Rachel Corrie, spotlighted yet again

Seattle Jews have taken an innovative approach to educating audiences on a familiar controversy.

rachel corrie play 298.8 (photo credit: Courtesy)
rachel corrie play 298.8
(photo credit: Courtesy)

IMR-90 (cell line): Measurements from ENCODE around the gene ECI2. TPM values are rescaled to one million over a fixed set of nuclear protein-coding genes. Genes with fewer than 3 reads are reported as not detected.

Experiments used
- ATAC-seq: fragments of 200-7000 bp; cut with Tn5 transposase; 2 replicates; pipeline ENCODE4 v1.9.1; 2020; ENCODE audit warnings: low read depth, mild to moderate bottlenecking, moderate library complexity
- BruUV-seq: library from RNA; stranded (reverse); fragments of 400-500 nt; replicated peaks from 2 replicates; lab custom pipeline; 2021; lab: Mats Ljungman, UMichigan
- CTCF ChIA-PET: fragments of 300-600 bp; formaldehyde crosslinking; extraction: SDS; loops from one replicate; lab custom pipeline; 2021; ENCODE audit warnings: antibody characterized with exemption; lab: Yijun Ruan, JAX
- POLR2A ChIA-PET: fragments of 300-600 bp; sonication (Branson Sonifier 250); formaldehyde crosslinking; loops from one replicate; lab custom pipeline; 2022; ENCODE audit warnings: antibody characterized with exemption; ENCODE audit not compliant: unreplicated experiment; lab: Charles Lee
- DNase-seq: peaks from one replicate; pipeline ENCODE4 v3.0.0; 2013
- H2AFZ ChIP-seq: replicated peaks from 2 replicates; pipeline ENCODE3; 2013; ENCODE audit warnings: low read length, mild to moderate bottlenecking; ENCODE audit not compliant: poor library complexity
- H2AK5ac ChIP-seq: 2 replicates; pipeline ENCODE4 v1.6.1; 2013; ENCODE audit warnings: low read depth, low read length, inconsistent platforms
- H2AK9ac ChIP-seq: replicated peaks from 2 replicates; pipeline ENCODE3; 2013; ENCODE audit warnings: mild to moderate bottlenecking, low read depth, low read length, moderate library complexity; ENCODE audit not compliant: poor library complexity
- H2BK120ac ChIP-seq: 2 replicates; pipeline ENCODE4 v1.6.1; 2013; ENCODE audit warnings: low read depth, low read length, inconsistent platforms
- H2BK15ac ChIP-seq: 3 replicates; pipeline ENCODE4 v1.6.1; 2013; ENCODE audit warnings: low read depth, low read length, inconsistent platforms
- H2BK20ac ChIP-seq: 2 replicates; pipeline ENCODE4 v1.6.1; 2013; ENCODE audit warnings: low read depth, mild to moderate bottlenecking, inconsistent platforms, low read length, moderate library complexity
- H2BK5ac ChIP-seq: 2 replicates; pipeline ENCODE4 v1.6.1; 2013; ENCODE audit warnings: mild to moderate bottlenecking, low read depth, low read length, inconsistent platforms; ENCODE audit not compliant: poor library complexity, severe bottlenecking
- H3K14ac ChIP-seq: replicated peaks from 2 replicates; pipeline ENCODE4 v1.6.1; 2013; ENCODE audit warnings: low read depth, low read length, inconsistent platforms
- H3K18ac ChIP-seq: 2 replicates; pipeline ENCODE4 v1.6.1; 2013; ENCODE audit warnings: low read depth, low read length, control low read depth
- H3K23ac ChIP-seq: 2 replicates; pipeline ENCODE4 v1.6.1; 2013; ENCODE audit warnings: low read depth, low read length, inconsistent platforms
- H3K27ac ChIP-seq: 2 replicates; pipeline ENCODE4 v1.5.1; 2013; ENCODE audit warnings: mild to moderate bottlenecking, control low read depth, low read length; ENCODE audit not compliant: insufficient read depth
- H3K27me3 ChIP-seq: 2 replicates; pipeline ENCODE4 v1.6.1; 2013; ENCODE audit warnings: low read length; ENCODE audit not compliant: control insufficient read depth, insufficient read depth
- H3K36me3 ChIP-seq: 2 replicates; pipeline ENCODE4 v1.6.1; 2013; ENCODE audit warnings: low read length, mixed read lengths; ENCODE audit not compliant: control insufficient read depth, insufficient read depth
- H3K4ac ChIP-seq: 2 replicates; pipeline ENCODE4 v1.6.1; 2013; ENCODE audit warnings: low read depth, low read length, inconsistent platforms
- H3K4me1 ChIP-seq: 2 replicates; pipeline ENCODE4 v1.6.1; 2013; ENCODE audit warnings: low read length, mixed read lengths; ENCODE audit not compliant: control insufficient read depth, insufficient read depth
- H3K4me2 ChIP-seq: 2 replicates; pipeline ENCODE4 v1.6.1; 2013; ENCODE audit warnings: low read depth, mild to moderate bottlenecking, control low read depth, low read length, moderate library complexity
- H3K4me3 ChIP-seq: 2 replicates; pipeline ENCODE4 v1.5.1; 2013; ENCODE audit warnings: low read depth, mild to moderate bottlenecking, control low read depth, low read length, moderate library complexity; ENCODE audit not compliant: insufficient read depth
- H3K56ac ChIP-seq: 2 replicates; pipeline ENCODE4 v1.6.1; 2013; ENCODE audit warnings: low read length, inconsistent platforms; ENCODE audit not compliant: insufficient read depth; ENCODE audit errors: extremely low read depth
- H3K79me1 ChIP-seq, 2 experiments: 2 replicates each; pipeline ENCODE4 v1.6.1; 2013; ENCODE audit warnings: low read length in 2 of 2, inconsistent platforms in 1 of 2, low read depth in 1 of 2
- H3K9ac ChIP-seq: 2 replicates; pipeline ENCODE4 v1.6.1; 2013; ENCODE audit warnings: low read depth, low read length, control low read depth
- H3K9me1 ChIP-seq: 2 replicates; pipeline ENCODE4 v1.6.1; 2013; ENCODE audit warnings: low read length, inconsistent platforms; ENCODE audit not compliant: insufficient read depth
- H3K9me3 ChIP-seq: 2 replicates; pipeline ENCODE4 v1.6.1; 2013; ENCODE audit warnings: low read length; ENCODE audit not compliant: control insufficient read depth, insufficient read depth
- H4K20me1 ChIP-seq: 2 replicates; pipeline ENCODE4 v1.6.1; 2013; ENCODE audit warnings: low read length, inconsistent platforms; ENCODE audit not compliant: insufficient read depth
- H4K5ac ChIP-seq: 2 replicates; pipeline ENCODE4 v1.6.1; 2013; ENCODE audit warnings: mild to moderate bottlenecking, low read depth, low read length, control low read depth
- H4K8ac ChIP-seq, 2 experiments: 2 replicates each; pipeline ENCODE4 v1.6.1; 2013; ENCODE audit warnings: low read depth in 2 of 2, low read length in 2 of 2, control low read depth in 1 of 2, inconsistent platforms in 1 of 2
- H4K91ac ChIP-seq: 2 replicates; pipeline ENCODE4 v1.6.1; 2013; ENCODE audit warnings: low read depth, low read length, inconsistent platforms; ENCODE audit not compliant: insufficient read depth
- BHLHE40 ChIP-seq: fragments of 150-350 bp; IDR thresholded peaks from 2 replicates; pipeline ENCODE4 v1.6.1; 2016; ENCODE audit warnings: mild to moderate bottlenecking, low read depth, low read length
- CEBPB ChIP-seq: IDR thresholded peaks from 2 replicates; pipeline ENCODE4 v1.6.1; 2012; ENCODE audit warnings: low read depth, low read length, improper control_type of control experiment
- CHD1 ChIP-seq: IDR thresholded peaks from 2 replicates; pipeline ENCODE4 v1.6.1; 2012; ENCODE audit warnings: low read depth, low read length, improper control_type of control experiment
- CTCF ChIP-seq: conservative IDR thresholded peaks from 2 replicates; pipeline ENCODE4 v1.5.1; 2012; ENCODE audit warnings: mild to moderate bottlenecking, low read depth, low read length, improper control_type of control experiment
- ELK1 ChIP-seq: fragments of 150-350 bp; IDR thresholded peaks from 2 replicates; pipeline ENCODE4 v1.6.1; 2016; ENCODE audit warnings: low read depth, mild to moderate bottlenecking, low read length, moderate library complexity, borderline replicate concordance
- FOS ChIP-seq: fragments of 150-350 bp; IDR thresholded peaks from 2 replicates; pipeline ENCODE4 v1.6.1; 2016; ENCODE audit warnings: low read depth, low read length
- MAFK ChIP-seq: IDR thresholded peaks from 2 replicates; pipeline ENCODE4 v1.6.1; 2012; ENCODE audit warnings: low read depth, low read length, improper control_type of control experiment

Ever since International Solidarity Movement (ISM) activist Rachel Corrie was killed in 2003 while acting as a human shield against the bulldozing of Palestinian homes, controversy has swirled around the 23 year-old college student and the circumstances of her death. The much-debated play, "I Am Rachel Corrie," has only fueled the fire, with some seeing it as a politically motivated venture to skew the facts surrounding her death, and others viewing it as the innocuous story of an idealistic young girl's life. The 90-minute one-woman show, co-written by actor Alan Rickman (Harry Potter and Love Actually), and the features editor of London's Guardian newspaper, Katherine Viner, tells the story of Corrie through her own emails and journal entries. During its premiere in London in 2005 the play was met with rave reviews, despite some protest action from the Zionist Federation. However, after fostering a hotbed of controversy, the play was pulled from the Broadway New York Theater Workshop (NYTW) before it even premiered, generating accusations of censorship. The show was also later axed from the Toronto-based theater CanStage. Now it's the Seattle Repertory Theater's turn to host the contentious play. The lights have barely dimmed, but the drama is already underway. Unlike the previous public response in New York and London, which took the form of protests, demonstrations and heavy media coverage, members of the Seattle Jewry have taken a different approach. Over the past eight months, an alternative strategy was developed by a consortium of voluntary leaders from secular Jewish organizations in Seattle. The group shared the view that the play was grossly misleading and its members set out to better educate the audience. A spokesperson for the group commented: "The play presents virtually no context or background on the Israeli-Palestinian conflict, instead providing a one-sided recital… by this impressionable girl." The group researched its options and canvassed for opinions on how to respond to the play. This included frequent communication with the managing director, artistic director and the public relations director of the Seattle Repertory Theater (also known at The Rep), as well as seeking suggestions from a media analysis team, former Rep subscribers, Seattle Jewry and students. The outcome was the decision to take out two advertisements within the play program itself. This space was used to present general background information and to set the play within a more factual context, as well as to direct audience members to a Web site set up to educate people further on the Corrie story. The Rep initially gave the green light to this action, however it has since been reported that it isn't happy about the ads. The Jewish Federation in Seattle also took out an ad in the same spirit. Sharon Finegold, facilitator of the consortium, explains the motives and thinking behind the action: "[We're not trying] to counter free speech or artistic expression or to try to stop the play. We offer theatergoers a way to explore the context of the events…. We wanted to draw as little attention to the play as possible while still not standing idly by… we will not engage in any dispute and will not create a media worthy event." Finegold went on to explain the hope behind the Web site (www.rachelcorriefacts.org) publicized in the ads: "[The site] can be used nationwide if the play travels… to make resources available to those who might want further knowledge about the context of Gaza demolitions and the Israeli desire for peace. That is our primary strategy." The site provides thorough background information on the ISM, the specifics of Corrie's death, and its aftermath. It also details facts and figures behind the Israel/Palestinian conflict, offering an entire library of links to further resources. When prompted for his reaction to dealing with backlash to the play, Rep director Braden Abraham was unfazed: "I am excited by the challenge… my reaction to those against the showing is to encourage them to come and see it for themselves." Abraham stood firm in championing the play: "[The play] presents a complex portrait of this extraordinary young woman… it shows Rachel's perspective has integrity and I can't abide by those who feel that her point of view doesn't have the right to be expressed..." All that now remains is to wait and see how this fresh approach to countering the play is received. Will the advertisements make any real headway toward educating audiences? Seattle Jewry hopes so.